The rage among informed Ilokano writers, cultural activists, and scholars is palpable.
Even in the silence, I can sense the storm brewing, and the storm is going to be a deluge, and this deluge will test the premises of the cultural idiocy that we see in the governmental policies relative to the national language, national literature, and national culture. I can name some now, with their rage against the systemic and programmatic wiping out of the other lingua francas of the homeland because of the unfair advantage being given to Tagalog as Pilipino as Filipino (say, what is the difference, pray tell!) in all aspects of our national life.
At the very least, this unfair advantage given to Tagalog is an anomaly because it is based on entitlement and on privileges. Leoncio Deriada’s position, for instance, to distinguish, in one literary contest sponsored by a government agency, between Tagalog writing and Filipino writing is laudable, and was appropriate, but at the same time, it masks the reality that indeed, Tagalog writing is not distinct from Filipino writing.
In effect, that proposal came in early because the distinction cannot be found, is, in fact, unfounded, unless we accept that a Tagalog writing becomes Filipino writing when we use, in a Tagalog work, some words from Aparri to Zamboanga City, such as ‘mafato/napudot’—or ‘okinnam’—, and ‘este,’ ‘bien,’ or other Chavacano words pidginized from the Spanish.
But this is tokenism, and no amount of language engineering based on tokenism will ever correct the cultural and linguistic injustices inflicted upon millions and millions of peoples—in the plural—in the Philippines, with Sebuano still lording it over as the ‘national lingua franca’ in the Visayan and Mindanao, and Ilokano, as the ‘national lingua franca’ in Northern Luzon, and for history’s sake, in the diaspora. For the historical language of the diaspora is none other but Ilokano, but the muffling of the enemy has been so effective, the muffling making it appear that the Ilokano in the diaspora has no voice of his own, has to find that voice in other languages not his own but those of others, such as Tagalog and his pidgin/Hawaiian English that you cannot even recognize as English at all, if the basis is the one you hear from television—from the CNN headquarters.
This tokenism is the culprit—and this is the cause of this systemic masking off that is making it appear that we have, in fact, already a P/Filipino.
The other culprits to these are well-meaning academics, who, operating from a particular linguistic base, comes up with a totalizing strategy to account everything. Virgilio Enriquez’s “sikolohiyang Filipino” is one prime example, when, in his exuberance found something called “native psychology” or the more stylish term “indigenous psychology”, called the Tagalog experience of “psyche” the “sikolohiyang Filipino.” There are other academics of this mold, such as Prospero Covar’s “araling Pilipino” and Zeus Salazar’s “p/filipinolohiya”. Include here the philosopher Leonardo Mercado and we have a quartet that pushed for a totalizing view of the national experience based on one linguistic experience.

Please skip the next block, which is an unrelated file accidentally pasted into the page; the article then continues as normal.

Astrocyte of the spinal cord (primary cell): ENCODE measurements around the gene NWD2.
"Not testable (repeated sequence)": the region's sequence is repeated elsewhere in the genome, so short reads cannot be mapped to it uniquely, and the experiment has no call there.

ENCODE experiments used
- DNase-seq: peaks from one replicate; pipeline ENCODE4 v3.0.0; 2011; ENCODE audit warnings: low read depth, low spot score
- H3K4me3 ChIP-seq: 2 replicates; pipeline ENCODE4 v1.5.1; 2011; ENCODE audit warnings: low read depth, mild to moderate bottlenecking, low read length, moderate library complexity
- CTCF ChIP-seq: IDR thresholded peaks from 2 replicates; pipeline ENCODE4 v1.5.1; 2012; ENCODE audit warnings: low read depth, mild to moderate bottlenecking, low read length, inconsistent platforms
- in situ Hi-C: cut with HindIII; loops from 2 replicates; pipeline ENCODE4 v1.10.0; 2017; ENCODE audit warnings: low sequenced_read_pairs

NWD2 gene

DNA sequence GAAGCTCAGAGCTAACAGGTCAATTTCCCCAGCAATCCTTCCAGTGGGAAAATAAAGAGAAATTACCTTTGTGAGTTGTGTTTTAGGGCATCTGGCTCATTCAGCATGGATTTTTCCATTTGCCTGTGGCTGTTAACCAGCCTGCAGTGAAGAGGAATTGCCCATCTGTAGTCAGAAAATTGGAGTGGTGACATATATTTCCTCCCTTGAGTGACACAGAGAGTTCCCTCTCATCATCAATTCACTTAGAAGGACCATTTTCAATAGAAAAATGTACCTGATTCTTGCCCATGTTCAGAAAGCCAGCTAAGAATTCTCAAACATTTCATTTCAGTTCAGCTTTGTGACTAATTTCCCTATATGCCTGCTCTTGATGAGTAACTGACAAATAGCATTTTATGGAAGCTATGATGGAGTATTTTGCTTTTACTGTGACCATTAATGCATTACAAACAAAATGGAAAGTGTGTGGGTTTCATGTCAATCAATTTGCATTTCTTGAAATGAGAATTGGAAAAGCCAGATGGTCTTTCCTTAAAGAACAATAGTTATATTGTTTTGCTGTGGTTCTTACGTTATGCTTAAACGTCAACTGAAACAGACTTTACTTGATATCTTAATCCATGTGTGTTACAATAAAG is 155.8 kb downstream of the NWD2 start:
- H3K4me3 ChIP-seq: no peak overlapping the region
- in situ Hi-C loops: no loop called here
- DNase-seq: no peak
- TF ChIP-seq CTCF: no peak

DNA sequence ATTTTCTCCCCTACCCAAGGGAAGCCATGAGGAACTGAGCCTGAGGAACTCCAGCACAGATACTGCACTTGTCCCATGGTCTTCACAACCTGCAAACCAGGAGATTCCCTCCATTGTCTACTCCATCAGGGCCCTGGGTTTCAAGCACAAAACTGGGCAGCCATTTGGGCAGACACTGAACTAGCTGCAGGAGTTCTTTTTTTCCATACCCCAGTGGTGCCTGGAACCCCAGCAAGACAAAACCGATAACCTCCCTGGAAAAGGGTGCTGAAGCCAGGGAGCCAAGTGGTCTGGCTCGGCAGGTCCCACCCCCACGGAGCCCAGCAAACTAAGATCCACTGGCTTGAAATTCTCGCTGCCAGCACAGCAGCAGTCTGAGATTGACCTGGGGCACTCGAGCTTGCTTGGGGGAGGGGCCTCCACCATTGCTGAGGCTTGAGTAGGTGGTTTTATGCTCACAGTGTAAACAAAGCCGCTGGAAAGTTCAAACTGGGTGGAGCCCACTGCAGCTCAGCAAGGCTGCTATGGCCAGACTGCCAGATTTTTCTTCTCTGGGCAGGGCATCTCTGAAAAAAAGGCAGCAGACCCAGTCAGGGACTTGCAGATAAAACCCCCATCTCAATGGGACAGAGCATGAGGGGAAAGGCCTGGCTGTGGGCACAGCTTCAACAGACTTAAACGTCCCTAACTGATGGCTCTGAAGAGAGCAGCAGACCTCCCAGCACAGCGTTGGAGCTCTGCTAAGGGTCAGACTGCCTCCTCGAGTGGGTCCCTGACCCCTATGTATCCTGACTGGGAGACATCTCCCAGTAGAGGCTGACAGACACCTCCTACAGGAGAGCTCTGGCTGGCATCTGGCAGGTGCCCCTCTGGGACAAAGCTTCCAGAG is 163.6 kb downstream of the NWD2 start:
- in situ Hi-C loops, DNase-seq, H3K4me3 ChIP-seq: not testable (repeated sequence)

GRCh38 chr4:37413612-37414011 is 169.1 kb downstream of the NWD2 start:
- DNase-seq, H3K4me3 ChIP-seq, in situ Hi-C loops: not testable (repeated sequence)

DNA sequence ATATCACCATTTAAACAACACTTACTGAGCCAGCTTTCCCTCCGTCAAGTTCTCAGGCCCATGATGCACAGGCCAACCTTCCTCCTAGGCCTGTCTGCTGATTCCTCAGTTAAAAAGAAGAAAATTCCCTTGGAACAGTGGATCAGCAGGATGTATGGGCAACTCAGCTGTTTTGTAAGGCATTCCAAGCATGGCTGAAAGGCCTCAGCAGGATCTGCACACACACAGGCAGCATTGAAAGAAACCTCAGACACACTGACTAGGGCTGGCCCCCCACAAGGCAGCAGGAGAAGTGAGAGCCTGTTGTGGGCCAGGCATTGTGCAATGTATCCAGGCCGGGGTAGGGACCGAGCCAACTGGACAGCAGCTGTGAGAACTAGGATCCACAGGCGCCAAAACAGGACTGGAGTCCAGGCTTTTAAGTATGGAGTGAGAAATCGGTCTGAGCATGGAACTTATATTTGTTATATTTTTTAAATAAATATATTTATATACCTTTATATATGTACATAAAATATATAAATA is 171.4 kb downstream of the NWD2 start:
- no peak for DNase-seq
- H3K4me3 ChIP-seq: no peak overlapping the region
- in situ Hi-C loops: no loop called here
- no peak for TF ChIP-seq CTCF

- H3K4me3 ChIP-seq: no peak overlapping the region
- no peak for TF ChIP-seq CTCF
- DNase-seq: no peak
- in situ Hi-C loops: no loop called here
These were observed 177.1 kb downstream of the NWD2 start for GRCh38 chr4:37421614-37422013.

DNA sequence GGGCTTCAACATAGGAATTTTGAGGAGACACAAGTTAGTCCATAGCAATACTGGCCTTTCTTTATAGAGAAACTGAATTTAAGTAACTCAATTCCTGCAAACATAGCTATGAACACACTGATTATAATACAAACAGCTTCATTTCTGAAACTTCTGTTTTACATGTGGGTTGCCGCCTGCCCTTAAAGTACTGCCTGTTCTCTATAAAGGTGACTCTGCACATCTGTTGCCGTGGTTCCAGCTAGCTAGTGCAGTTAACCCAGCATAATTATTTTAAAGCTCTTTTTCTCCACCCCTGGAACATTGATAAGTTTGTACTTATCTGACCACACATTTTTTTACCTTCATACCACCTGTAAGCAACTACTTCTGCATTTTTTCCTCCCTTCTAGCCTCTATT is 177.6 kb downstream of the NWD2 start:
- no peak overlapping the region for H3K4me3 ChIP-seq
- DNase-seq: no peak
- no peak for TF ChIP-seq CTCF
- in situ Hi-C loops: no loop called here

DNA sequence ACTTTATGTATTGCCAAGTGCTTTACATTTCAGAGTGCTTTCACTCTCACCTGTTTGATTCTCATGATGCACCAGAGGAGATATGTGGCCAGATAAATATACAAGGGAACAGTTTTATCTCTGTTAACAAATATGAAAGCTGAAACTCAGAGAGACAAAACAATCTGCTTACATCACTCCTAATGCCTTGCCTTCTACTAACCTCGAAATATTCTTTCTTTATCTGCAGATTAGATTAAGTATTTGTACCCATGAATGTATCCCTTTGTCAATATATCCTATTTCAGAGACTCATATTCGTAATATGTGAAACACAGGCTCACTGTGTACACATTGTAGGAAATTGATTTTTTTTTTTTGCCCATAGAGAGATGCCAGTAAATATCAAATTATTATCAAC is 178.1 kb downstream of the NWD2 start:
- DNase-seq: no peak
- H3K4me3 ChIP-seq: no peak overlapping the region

Mercado, for instance, in his metalinguistic approach, tried hard to put together the possibilities of loob-nakem-buot coming together but did not succeed, or so I think. The premises are never the same for arriving at that forced conclusion in order to account what, in abstraction, is called “Filipino philosophy’, which had nothing to do with the nation but only with some select ethnolinguistic groups representing themselves but never the nation as a whole.
The big intellectual problem—and a huge one at that—in the Philippines is that logical equation being done to account the nation: Tagalog is equal to Pilipino; Pilipino is equal to Filipino.
There has been this shorthand way to make things ‘national’ for political reasons, part of which is that almost fanatic view that says that when the center has spoken, the whole thing is finished. There is a formula for this in the medieval church, which medievalism still pervades to justify religious moral standards: “Roma locuta est— Rome has spoken.” And because Rome has spoken, no one has the right to make a speech again. The word Rome has uttered about anything at all is final and there are no ifs and buts.
The linguistic arrogance in Tagalog began when it did not recognize—it did not have any intention to recognize in the beginning—the other sounds of the other languages only to find out that this linguistic position to account the alphabets of the national language is ultimately wrong.
The sense here is this: that if the equation—this isomorphism—continues, then we have sold our souls to the neocolonizers.
With more than 20 million people speaking Ilokano all over the world, what do you do with this continuing rendering of a people into one of systemic and programmatic invisibility?
(To be continued)